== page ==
The pile of files sitting on my desk at the moment represent to me the cases I have to deal with in the next forty-eight hours. For the people whose name is on the front of those files they represent a critical point in their lives. How I deal with those files, what work I do and how I present their cases could make a real difference in the outcome for them.
My first senior partner was an old school lawyer in every sense of the word. He was from a fortunate background which meant he didn’t need to work, and probably hadn’t needed to work for the nearly forty years he had been qualified. He didn’t need to turn out at 2am on a Sunday morning but he still regularly did.
I once asked him why he still flogged away at the coal face and he told me that he felt he had a moral imperative to speak up for those who could not themselves. He said clients would come to me to discuss their problems, their issues and put them all in an untidy pile on the desk in front of you. As their lawyer it was my job to try to sort through those problems, those messy issues and as far as I could make sure that the pile of problems and issues they took away were at least a bit tidier and a bit smaller when they went away.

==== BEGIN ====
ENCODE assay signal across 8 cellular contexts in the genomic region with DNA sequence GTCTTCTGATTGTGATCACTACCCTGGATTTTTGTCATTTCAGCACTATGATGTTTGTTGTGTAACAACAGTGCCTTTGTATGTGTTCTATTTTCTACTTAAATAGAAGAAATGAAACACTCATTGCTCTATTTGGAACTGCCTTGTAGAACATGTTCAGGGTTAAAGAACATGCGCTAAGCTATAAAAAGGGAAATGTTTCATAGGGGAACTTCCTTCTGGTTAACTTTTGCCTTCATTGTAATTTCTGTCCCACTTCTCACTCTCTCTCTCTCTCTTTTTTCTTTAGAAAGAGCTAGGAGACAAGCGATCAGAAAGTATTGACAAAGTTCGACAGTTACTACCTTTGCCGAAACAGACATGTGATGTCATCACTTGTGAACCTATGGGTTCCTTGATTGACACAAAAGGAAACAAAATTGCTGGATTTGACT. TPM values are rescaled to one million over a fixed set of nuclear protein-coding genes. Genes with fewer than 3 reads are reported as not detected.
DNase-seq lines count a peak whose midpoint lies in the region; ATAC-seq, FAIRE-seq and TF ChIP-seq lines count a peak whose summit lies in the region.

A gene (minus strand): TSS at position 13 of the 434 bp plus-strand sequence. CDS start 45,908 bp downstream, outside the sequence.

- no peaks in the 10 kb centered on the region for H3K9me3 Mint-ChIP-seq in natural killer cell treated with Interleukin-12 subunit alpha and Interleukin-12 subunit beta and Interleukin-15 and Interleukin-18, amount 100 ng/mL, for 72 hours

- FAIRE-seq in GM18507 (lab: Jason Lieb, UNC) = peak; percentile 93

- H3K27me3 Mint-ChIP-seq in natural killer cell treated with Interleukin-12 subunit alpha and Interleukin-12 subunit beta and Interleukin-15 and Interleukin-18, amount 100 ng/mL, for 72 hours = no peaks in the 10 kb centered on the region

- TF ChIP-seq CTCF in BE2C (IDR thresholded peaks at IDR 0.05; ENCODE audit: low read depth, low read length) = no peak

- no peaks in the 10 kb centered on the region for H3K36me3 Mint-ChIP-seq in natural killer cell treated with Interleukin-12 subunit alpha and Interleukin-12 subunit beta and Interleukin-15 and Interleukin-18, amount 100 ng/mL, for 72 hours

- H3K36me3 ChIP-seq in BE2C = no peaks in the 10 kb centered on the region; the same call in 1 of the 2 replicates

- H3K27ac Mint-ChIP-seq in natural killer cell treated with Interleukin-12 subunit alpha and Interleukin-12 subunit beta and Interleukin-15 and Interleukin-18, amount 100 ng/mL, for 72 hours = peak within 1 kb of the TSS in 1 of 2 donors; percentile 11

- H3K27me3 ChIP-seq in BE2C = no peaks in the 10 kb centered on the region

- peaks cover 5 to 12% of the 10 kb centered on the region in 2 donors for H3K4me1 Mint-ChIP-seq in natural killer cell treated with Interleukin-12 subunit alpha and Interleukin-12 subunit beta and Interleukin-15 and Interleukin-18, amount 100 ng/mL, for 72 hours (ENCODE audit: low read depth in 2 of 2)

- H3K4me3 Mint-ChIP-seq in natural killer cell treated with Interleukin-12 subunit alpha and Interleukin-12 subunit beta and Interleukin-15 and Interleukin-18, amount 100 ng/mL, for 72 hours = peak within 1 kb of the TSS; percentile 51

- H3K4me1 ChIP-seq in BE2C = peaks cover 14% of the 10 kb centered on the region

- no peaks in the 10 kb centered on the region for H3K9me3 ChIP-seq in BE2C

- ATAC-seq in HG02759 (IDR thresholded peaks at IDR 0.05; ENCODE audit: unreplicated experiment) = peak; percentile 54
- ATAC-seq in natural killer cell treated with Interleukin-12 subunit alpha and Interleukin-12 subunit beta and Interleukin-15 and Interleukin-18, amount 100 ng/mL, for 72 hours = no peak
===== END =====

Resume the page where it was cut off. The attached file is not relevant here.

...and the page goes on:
As a legal aid lawyer this is what I have always tried to do; this is what in my experience my colleagues, friends and other legal aid lawyers try to do on a daily basis up and down the country. It may not always be appreciated, it certainly doesn’t pay well and it drives the accountants mad.
We are not angels, we are not crusaders, we are not all morally blind liberals. We just understand that clients should have a choice in who they put their trust in, who they want to make their problems a little more manageable. Quality advice makes a difference to the client, to the victim and to all concerned. We are committed to providing a quality service that we can be proud of.
This is what Chris Grayling is taking away, this is what he is trying to dismantle in favour of a cheap, efficient and acceptable service. This is why I and thousands like me have signed the petition against the reforms, why I submitted a response to the consultation and wrote to my MP warning him of the dangers.
If you want the right to choose the lawyer that will care about the name on the front of the file then please do the same. If you want the profession to wither on the vine then don’t do anything at all, sit back and hope someone else does something.
As lawyers we stand up every day and plead our clients cases, we ask for understanding of what they have done, we argue their case because they can’t.
As the MoJ prepares further spin, as the BFG explains why they are best placed to represent the needs of your clients, as the Law Society placate the MoJ with compromise, take a moment to remember it is the name on the front of the file that got you interested in doing it in the first place. All we do is measured against that.